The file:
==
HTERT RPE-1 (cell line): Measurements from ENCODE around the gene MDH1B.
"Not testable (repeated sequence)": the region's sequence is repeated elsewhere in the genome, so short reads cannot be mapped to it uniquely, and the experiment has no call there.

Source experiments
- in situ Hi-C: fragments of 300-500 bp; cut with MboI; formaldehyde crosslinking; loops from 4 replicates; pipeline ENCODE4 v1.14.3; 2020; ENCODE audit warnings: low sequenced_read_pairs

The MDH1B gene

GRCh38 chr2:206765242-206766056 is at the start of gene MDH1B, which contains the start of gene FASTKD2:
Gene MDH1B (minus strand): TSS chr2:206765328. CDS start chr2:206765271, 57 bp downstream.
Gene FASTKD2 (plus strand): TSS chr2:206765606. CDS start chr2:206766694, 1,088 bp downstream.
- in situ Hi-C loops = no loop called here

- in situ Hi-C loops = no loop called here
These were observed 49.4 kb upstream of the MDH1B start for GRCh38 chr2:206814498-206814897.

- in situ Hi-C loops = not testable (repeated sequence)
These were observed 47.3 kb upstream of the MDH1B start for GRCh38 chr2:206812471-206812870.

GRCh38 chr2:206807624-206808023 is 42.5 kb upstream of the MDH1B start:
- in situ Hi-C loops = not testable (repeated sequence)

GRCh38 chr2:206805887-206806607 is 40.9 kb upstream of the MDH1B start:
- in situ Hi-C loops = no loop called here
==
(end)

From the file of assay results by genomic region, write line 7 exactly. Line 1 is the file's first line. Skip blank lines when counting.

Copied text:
Gene MDH1B (minus strand): TSS chr2:206765328. CDS start chr2:206765271, 57 bp downstream.